Apollo Buys Verizon’s Bag for $5 Billion

Issue 69

Hold onto your seats we’re going back in time. In 1999, at the height of the dot-com bubble and the market frenzy that pumped tech stocks to the moon, AOL had a market cap of $222 billion and Yahoo respectively had a market cap of $140 billion.  The dot-com frenzy helped give many of today’s internet giants the necessary runway of easy public capital to become the behemoths they are today - one of those notable dot-coms was Amazon. These valuations of tech properties in the late 90’s even make the WeWork valuation peak appear sober.


Fast forward to 2008, Yahoo on paper was worth $44 billion, a sharp 68% decline from its dot-com height. This was based on then Microsoft CEO Steve Balmer’s tenured takeover of the company. Microsoft, however, ultimately passed on the deal, dodging a markdown bullet.  The dirty secret behind Yahoo’s valuation at the time wasn’t that it had a strong performing digital ad business with a strong outlook, it was that they were sitting on a mountain of Alibaba stock that, at the time, conservatively was worth 70% percent of the company’s valuation.

The truth was Yahoo’s media unit was hemorrhaging and would later further lose ground to the likes of Google and Facebook, slurping up every digital ad dollar within its vicinity.

Enter Verizon: In the mid 2010’s Verizon’s board thought it would be a good idea to bring the telecom giant into the media business and diversify its revenue streams with digital ad dollars.  While in part the company was on the right track, telecom companies need to brace for changes in business networks and ensure that the decks of the Titanic have enough life rafts. Yahoo, however, would not be the company’s absolution.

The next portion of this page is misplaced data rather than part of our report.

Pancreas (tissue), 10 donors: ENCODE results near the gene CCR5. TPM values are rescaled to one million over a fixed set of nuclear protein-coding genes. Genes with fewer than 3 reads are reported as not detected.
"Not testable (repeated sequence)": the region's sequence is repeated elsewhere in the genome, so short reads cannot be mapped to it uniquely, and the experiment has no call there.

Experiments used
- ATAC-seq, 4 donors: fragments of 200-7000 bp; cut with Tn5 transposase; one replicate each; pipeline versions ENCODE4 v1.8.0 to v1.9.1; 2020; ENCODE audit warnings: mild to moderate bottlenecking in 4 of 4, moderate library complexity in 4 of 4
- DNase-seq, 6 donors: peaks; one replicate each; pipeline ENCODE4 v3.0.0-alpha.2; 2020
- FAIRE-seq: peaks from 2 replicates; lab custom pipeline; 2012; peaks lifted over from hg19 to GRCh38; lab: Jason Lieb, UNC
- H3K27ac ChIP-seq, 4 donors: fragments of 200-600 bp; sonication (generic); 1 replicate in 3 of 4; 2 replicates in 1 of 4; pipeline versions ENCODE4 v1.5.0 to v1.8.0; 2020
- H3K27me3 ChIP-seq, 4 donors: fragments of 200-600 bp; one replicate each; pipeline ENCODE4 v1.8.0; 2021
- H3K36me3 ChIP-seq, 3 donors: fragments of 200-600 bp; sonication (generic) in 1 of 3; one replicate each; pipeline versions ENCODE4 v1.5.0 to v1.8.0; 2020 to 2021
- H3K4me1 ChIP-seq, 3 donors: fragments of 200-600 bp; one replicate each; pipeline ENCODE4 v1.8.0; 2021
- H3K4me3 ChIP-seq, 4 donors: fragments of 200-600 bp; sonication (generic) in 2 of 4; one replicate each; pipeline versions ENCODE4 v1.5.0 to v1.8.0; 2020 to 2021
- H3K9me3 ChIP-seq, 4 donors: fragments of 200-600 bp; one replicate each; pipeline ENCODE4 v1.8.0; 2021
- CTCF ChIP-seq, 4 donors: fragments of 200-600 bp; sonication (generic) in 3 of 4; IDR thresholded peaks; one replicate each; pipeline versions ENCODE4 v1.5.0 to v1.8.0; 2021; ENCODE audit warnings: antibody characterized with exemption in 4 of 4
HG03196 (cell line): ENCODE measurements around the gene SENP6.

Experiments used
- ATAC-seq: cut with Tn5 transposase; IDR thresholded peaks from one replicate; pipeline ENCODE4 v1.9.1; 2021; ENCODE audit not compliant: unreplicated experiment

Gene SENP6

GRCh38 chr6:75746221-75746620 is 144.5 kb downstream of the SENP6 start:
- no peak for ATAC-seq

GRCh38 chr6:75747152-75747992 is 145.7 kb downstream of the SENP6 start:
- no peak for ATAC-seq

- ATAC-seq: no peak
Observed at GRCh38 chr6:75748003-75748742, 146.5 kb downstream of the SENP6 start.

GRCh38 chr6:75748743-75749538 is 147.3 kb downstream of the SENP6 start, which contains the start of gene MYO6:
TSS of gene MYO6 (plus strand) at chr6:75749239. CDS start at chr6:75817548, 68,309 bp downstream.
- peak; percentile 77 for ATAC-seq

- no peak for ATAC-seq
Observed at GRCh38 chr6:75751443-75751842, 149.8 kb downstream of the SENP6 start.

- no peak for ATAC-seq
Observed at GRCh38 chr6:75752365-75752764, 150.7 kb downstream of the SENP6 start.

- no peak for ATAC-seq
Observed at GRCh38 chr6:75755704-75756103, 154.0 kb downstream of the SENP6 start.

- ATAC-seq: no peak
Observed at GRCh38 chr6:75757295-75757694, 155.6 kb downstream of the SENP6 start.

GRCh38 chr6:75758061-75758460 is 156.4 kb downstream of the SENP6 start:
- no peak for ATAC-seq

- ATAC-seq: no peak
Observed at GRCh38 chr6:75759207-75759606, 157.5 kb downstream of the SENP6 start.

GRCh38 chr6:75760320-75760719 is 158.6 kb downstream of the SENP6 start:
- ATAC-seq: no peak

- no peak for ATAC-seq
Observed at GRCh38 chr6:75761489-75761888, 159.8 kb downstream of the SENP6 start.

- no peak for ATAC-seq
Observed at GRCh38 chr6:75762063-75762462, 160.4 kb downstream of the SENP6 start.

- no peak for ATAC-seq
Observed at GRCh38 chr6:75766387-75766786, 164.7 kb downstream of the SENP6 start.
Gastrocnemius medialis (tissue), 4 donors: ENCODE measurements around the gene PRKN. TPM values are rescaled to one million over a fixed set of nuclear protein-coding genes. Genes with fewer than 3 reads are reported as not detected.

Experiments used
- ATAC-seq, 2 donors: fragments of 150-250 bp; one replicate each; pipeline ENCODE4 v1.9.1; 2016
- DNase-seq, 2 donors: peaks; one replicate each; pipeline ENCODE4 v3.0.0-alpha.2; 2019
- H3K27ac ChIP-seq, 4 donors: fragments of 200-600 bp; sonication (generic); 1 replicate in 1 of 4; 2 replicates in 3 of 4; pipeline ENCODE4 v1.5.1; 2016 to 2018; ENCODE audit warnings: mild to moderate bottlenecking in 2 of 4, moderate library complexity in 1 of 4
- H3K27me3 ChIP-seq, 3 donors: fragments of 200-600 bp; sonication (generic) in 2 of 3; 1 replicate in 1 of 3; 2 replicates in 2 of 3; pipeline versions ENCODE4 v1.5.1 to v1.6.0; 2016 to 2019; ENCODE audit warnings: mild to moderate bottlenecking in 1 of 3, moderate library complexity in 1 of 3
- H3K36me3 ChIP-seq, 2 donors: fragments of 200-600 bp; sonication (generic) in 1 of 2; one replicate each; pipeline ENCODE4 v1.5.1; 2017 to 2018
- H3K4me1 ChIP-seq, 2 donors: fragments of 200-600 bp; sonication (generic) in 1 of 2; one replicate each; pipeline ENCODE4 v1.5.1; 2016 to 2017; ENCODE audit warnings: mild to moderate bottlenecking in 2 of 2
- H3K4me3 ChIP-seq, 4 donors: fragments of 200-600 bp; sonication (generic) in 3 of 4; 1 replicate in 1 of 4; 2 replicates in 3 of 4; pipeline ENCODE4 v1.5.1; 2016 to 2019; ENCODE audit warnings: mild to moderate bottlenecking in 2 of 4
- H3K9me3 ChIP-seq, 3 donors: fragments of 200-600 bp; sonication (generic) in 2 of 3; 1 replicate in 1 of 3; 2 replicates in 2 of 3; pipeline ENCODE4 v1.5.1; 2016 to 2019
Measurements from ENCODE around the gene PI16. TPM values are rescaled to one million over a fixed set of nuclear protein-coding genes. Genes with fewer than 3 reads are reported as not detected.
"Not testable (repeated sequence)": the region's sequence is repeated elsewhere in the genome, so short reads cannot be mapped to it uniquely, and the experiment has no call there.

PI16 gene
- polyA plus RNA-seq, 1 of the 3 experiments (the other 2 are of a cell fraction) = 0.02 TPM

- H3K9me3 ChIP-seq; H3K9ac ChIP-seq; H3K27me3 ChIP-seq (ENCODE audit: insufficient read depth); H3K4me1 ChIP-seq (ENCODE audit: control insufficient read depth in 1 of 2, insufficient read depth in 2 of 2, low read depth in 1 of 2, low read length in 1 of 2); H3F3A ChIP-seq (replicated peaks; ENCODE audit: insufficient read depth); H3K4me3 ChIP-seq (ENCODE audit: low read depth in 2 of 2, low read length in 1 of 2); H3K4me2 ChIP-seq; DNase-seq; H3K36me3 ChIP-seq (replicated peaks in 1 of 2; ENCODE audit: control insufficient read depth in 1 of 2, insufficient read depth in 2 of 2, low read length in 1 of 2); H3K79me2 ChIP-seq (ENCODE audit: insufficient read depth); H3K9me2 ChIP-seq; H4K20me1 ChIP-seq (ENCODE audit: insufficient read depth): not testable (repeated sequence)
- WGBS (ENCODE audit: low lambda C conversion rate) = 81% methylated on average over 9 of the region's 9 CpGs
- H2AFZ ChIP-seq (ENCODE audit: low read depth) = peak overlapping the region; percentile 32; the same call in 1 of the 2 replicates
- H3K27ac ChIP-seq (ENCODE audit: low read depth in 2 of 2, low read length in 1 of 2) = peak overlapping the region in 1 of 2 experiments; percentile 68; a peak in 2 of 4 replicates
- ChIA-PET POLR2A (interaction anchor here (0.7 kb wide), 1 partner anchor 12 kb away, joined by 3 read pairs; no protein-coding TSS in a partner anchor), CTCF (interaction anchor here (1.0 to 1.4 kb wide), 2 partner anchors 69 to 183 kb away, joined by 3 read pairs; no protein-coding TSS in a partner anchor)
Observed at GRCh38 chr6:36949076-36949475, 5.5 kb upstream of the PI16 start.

Yahoo’s management, during and after it’s dot-com peak, had made some of the most reckless and arguably stupid acquisitions in the history of M&A.  If you’ve ever wondered how the likes of Mark Cuban became a billionaire, you aren’t alone. Yahoo bough his company, Broadcast.com, in 1999 for $5.7 billion.  As a result, we have them to thank for his never-ending public folly and pontification.

In 2015, AOL was then worth $4.4 billion on paper, a 98% valuation drop from its dot-com height, and was subsequently acquired by Verizon, marking the beginning of the end for Verizon’s Segway into digital advertising. Another stunning discovery during that deal was that AOL at the time still had 2.2 million paying dial-up subscribers. Two years later, in 2017, Verizon bought Yahoo’s American unit for $4.8 billion, without its massive cache of Alibaba stock or Yahoo Japan.

Verizon Media ultimately bought dying brands and seemingly participated in an act of outright corporate altruism - spending north of $9 billion on companies that completely failed in adequately transitioning to digital, designing a substantive monetization model for the applications it previously acquired, and making the necessary changes to rebuild.

Verizon Media Brands (Source: Verizon)

This brings us too today. The private equity juggernaut Apollo has come in to buy 90% of Verizon’s media assets, encompassing more than a dozen online brands for $5 billion- a combined valuation drops of 45% for AOL and Yahoo.  The future of these brands is uncertain, but with a private equity firm involved, the brands can expect some heavy fat trimming with a chance of layoffs – perhaps then these once internet trailblazers may have a new shot at redemption.


Source: Brookfield Brief